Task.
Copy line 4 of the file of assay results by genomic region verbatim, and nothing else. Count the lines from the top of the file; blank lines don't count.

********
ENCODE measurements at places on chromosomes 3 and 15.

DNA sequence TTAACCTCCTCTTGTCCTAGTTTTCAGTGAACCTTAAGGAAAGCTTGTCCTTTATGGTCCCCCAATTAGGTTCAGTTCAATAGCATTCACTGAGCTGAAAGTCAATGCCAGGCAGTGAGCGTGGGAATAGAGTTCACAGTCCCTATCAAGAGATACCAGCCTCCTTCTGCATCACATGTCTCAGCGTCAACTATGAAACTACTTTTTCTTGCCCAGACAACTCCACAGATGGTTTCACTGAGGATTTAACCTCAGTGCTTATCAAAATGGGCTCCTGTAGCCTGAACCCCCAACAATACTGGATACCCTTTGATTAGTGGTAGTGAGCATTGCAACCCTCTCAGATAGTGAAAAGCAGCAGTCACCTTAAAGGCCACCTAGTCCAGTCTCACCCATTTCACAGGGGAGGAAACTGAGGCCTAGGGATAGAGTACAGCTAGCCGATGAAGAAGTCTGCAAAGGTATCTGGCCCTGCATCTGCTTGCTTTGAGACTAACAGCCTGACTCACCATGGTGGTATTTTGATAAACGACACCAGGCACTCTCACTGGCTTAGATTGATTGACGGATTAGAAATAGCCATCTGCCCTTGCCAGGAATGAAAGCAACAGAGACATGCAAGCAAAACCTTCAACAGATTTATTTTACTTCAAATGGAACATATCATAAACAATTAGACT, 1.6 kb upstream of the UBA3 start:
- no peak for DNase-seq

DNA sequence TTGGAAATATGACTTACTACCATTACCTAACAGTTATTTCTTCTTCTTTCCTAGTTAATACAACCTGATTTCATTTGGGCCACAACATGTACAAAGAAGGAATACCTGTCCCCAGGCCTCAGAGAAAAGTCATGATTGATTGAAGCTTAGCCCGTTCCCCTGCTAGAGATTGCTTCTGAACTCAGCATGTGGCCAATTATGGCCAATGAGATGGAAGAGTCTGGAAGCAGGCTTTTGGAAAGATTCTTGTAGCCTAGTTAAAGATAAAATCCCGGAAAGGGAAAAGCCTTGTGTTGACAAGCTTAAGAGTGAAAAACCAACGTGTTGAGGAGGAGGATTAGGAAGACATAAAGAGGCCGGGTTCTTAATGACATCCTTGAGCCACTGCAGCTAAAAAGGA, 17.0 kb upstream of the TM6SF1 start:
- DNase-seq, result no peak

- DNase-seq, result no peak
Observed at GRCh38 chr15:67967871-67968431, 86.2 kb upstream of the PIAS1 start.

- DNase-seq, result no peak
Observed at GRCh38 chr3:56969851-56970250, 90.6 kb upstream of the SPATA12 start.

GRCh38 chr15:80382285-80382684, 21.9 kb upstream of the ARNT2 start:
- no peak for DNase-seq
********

DNA sequence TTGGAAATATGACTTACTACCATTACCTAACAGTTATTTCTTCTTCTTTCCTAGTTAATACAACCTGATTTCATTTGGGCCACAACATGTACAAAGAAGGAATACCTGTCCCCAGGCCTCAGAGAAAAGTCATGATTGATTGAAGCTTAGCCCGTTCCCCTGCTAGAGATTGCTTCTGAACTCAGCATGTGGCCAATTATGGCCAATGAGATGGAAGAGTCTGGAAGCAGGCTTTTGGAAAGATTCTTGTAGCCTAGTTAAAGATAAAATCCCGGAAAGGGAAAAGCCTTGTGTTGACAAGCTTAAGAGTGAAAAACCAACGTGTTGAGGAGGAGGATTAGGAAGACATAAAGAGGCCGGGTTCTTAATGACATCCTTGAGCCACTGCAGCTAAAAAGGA, 17.0 kb upstream of the TM6SF1 start: